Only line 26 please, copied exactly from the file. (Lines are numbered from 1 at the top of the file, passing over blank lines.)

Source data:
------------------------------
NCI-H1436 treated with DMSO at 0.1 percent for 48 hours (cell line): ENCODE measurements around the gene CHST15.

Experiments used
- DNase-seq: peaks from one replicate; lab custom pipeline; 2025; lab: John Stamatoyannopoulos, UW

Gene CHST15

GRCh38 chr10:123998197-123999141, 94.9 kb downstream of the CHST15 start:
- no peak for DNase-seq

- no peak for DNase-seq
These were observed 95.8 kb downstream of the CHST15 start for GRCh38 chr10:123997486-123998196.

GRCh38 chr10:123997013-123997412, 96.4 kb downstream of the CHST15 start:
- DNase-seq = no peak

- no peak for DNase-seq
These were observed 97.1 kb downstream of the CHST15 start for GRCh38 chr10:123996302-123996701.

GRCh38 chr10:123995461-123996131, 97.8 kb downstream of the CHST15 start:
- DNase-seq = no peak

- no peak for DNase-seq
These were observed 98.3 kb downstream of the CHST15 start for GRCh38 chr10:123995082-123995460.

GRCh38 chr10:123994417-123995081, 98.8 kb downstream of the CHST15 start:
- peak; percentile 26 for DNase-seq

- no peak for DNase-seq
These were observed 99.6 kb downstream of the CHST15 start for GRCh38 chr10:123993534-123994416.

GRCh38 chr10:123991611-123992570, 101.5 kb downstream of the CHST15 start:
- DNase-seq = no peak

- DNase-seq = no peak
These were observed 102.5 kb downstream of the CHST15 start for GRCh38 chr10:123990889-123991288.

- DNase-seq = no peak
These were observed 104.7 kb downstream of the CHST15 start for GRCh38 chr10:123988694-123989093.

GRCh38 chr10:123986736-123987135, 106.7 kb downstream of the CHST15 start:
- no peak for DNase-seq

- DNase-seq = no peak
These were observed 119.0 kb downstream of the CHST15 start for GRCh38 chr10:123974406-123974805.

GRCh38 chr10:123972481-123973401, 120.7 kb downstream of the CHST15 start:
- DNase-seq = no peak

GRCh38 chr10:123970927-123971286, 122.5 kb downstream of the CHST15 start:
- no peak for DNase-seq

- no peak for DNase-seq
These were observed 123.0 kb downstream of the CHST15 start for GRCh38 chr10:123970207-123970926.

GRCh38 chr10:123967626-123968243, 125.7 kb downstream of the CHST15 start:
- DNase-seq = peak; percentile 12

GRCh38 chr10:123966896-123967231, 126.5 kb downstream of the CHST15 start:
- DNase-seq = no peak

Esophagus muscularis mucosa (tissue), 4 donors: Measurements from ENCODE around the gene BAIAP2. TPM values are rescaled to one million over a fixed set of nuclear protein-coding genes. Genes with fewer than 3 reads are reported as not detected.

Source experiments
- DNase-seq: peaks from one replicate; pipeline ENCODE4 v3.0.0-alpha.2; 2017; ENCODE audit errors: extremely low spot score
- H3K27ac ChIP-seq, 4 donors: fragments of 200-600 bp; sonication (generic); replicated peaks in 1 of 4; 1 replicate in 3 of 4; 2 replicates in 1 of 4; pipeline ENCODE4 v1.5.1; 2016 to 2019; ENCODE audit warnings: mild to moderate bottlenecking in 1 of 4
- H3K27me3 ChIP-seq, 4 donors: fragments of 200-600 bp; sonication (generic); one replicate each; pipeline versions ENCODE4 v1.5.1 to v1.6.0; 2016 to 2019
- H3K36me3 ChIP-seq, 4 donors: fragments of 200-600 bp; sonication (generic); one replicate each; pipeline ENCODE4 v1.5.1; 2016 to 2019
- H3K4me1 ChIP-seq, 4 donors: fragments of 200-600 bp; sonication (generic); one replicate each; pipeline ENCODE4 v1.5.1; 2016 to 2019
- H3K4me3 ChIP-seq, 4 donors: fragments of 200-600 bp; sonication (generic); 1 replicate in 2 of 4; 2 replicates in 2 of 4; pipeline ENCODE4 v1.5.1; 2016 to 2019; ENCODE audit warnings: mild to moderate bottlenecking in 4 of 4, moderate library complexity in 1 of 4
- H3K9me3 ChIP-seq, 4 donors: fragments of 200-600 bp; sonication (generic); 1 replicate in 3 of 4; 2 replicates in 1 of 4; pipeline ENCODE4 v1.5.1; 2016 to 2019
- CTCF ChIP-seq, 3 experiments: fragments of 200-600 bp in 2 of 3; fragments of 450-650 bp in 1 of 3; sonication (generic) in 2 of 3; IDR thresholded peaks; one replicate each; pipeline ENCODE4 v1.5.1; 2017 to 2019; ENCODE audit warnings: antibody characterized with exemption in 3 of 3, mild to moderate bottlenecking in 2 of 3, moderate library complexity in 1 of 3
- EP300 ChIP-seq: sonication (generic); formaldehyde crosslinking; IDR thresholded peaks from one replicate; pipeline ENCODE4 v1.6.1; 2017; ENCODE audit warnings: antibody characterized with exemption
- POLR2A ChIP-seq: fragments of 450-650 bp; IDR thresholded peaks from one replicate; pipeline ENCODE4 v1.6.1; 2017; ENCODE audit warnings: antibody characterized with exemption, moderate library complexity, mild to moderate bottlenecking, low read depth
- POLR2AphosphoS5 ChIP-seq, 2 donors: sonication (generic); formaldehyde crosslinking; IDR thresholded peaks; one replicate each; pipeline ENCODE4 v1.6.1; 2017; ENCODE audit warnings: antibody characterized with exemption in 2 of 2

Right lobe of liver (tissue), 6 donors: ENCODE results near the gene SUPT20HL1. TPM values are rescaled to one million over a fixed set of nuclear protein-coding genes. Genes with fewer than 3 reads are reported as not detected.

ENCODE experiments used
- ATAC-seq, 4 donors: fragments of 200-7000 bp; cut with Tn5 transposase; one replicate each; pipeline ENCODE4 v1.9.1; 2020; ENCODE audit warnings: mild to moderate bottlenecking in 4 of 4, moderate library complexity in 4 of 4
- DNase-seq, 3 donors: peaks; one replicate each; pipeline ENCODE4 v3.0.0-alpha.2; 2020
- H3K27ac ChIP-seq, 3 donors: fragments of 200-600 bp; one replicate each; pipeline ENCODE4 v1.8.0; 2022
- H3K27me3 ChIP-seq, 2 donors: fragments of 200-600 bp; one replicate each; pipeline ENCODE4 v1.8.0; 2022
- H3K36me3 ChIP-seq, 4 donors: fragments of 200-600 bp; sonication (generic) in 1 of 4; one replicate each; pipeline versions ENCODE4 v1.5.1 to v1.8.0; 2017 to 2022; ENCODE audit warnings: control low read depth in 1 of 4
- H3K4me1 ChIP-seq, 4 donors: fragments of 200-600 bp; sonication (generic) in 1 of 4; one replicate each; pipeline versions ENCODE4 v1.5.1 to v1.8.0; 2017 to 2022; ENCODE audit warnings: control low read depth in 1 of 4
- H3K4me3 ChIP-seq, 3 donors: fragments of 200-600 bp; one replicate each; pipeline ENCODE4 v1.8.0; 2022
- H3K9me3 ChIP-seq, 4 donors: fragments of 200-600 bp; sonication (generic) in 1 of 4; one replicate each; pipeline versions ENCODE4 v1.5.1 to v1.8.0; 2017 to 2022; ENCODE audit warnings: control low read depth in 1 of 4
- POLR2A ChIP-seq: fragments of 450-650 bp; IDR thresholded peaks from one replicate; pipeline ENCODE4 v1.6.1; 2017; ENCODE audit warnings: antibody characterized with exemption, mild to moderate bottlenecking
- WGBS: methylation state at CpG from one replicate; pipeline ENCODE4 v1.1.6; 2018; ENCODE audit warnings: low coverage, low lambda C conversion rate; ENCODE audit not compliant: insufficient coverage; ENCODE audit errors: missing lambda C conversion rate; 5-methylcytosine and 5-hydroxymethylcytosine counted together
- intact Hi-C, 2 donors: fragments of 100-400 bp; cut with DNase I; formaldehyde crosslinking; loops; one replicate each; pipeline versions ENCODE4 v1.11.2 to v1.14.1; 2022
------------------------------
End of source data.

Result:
These were observed 104.7 kb downstream of the CHST15 start for GRCh38 chr10:123988694-123989093.